Lesbian and gay people, along with our bisexual and transgender brothers and sisters, are spiritual people. It’s true! For more than 35 years, I’ve worked and ministered with LGBT people, and I’ve learned this lesson: Many — I believe, most! — LGBT people have a deep spirituality that nurtures, sustains, and empowers us. And something powerful always happens when we listen to God’s Spirit! I know this from personal experience. In 1968, I had been through a rough time. I had been rejected by my former church when they discovered I was gay. I experienced a failed gay relationship. I got depressed, lost my perspective, and hit bottom. I attempted suicide. And in the midst of my despair, I began to listen to what many faith communities call the “still small voice of God.” I began to believe that God created LGBT people just as we are — and that God loves us just as we are. I began to believe that there could be a church for gays and lesbians and bisexuals and transgender persons who had experienced rejection in other faith communities. And in the process of reconciling my sexuality and my spirituality, I discovered that God and God’s followers aren’t necessarily on the same wave length. Too many religions have allowed human-based traditions to creep into their beliefs. Others have adopted society’s biases. And, yes, some religious leaders have exercised their own control issues and internal emotional problems — and then imposed them on their religious followers. And here is the secret of God’s Spirit: When the Spirit moves you, you should first listen. And then you must act. In my faith tradition, we call it “taking a step of faith.” So I listened to God’s Spirit — and then I acted. I took a step of faith. I put an ad in a local paper announcing that I was starting a church where LGBT people could grow in their faith and explore their spirituality. On that first Sunday, 12 people showed up to worship at my home in Huntington Park, California. That group grew into the first Metropolitan Community Church (MCC) and within two years, had grown to more than 1000 people. Today there are predominantly LGBT MCC churches in 23 countries, and each year more than 225,000 people attend services and programs. Here ‘s what LGBT people have done: We’ve reclaimed our spirituality. No one can deny us our faith. No one else can define us, or limit us. We’ve reclaimed the positive, hope-filled message of the Bible — and worked to liberate it from the biases and prejudices that too many religious leaders imposed on it. We’ve created our own positive, creative places of worship. Over the last two decades, the LGBT spirituality movement has blossomed. Today, there are predominantly-LGBT temples for Jews and LGBT-faith groups for Muslims. Every major religious denomination in Christianity has an LGBT-affirming group that is working for spiritual change from within. Here’s what I believe with all my heart: LGBT people are created by God as physical beings, and emotional beings, and intellectual beings. But we’re also created as spiritual beings. So don’t let anyone or any group deny you your right to the Creator’s love and blessing in your life. Through spiritual faith, LGBT people are discovering new depths to love, hope, forgiveness, wholeness, and fulfillment in life. Make time in your life each day to listen to the “still small voice” of God. When the Spirit moves, take time to listen. And then, act! Take a step of faith — and discover that God really loves you, just as you are. Steps For Equality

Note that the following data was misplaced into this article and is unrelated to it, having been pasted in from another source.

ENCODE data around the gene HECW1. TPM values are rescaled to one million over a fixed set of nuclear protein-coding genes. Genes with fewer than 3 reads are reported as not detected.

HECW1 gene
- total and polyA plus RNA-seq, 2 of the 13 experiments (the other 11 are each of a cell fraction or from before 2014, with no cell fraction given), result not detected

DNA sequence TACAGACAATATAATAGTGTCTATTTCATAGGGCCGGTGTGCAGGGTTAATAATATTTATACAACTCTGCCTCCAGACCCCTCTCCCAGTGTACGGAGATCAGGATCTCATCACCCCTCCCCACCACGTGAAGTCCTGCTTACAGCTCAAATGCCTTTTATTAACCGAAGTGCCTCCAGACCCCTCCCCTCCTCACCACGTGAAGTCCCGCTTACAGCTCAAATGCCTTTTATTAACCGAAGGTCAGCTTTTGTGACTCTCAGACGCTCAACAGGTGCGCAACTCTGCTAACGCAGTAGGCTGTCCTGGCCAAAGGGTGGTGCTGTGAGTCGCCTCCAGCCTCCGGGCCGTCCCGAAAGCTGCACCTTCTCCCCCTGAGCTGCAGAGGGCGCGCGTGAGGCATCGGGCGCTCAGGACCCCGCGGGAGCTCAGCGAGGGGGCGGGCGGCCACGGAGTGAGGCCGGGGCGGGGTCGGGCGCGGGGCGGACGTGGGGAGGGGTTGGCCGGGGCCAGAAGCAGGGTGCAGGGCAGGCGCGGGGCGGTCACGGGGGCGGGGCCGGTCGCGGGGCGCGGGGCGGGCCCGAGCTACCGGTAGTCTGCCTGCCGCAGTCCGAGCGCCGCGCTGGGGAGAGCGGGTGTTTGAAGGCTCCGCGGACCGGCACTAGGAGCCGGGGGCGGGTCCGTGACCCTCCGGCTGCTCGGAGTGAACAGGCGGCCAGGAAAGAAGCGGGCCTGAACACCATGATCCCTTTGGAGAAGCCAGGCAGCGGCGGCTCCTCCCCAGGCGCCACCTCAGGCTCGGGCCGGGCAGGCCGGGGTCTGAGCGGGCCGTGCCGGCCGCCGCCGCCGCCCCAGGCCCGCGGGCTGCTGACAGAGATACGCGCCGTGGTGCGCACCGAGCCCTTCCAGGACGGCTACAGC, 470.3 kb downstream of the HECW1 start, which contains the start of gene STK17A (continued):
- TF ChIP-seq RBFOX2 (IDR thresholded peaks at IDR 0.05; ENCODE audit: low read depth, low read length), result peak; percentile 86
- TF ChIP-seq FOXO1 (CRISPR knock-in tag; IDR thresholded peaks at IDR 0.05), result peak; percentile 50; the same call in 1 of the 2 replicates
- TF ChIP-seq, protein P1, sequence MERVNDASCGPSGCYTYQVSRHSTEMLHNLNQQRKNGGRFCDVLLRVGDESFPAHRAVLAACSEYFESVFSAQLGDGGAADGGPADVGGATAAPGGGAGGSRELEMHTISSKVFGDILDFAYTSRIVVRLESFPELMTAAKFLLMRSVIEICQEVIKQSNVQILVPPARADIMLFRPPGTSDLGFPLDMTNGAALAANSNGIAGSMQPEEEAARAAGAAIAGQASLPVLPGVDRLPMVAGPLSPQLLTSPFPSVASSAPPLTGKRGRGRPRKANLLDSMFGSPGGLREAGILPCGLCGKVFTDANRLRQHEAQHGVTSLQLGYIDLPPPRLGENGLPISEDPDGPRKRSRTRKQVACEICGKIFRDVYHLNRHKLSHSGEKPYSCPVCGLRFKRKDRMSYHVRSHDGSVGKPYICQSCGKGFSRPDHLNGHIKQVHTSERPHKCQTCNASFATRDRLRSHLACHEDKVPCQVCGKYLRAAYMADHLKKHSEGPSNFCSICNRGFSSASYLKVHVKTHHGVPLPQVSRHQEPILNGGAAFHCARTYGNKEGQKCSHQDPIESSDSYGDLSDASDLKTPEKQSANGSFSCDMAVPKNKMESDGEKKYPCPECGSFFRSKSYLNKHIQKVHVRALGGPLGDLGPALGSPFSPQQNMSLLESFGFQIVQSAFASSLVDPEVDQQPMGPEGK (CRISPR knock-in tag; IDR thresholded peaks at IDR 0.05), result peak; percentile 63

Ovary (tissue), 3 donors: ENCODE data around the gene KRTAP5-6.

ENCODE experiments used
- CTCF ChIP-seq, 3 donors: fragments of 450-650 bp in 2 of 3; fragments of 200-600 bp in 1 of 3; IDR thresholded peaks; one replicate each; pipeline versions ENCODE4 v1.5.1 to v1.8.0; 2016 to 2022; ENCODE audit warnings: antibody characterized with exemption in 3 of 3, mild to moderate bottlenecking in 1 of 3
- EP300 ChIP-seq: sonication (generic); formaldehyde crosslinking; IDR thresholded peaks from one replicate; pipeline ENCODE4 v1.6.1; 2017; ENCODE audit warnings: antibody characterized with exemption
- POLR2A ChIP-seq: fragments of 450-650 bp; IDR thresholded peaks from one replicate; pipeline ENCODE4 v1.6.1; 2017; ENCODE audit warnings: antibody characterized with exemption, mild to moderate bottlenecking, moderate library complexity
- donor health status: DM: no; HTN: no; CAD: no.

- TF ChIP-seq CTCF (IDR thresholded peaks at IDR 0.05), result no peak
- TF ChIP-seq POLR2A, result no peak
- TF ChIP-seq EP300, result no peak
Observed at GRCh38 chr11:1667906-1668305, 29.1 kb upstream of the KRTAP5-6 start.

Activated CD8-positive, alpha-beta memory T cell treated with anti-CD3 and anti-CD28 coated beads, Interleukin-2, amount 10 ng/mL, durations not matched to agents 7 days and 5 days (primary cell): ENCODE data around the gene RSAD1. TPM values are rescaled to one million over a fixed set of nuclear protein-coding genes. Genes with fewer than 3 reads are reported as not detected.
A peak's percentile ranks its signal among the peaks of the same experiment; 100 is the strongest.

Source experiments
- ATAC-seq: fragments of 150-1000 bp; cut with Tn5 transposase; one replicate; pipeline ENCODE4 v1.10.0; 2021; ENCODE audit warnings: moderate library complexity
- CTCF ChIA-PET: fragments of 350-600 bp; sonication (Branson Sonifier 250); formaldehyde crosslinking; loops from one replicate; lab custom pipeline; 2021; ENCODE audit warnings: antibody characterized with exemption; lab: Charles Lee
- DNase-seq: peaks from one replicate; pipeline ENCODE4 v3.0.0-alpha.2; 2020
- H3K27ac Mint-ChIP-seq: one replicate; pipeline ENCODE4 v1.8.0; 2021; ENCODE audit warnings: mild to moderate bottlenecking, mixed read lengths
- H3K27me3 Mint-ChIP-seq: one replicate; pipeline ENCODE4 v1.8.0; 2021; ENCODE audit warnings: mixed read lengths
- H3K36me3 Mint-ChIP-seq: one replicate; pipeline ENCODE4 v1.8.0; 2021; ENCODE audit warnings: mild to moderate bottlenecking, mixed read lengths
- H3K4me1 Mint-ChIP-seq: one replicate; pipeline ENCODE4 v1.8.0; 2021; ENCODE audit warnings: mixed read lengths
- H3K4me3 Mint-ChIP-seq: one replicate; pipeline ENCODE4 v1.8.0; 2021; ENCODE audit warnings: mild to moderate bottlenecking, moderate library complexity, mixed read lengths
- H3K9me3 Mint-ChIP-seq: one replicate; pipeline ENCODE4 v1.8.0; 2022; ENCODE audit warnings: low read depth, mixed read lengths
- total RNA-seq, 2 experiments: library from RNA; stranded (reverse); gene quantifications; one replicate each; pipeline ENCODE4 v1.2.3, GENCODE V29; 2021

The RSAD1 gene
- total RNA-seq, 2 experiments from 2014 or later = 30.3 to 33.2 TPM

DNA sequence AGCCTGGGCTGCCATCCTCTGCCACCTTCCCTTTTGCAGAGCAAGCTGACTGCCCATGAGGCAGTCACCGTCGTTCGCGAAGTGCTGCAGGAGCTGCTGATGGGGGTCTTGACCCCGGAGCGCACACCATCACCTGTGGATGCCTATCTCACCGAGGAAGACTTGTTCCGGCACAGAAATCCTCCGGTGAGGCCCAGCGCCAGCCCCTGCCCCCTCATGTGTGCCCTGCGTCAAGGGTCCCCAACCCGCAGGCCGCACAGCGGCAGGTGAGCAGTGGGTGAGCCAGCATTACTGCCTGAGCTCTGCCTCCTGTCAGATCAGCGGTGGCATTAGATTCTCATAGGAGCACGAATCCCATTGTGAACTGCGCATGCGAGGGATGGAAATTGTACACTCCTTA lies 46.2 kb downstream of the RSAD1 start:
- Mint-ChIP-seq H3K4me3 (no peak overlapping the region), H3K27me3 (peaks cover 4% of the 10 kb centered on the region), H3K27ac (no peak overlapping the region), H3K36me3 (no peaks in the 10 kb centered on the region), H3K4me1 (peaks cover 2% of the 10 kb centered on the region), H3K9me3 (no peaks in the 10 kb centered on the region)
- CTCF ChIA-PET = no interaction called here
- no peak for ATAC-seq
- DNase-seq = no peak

- Make time in your life each day to listen to the “still small voice” of the Creator. When the Spirit moves, take a step of faith, and discover that God really loves you, just as you are.
- Learn more about LGBT spiritual groups by reading books or visiting Web sites.
- Visit www.truluck.com for excellent resources for reclaiming the positive message of the Bible for LGBT people, and for Biblical interpretations that are free of anti-LGBT biases.
- Additional resources for LGBT-friendly interpretations of the Bible can be found at the Center for Lesbian and Gay Studies in Religion and Ministry at http://www.clgs.org and the website of Metropolitan Community Church of San Francisco at www.mccsf.org.
- Visit one of the many faith groups where you can be open about both your spirituality and your sexuality (see Resources).
- Believe in yourself and your faith. Don’t let any person or group deny your right to spirituality.
- Straight allies can encourage their own houses of worship to become “open and affirming” of the LGBT community. Excellent resources are available from the United Church of Christ and can be adapted by other faith communities.
An American religious leader and gay and human rights activist, Rev. Troy Deroy Perry Jr. is founder of the Universal Fellowship of Metropolitan Community Churches (UFMCC), better known as Metropolitan Community Churches (MCC).
On June 28, 1970, with two friends, Morris Kight and Bob Humphries, he founded Christopher Street West to hold an annual Pride Parade. It is the oldest gay pride parade in the world.
His autobiography, “The Lord is My Shepherd and He Knows I’m Gay”, was first published in 1972 by Nash Publishing. He has written a sequel titled “Don’t Be Afraid Anymore”, published in 1990 by St. Martin’s Press and “Profiles in Gay and Lesbian Courage”, also published by St. Martin’s in 1992. He is a contributing editor for the book “Is Gay Good?” and the subject of another book, “Our God Too”. In 2003 he completed “10 Spiritual Truths For Gays and Lesbians* (*and everyone else!)”.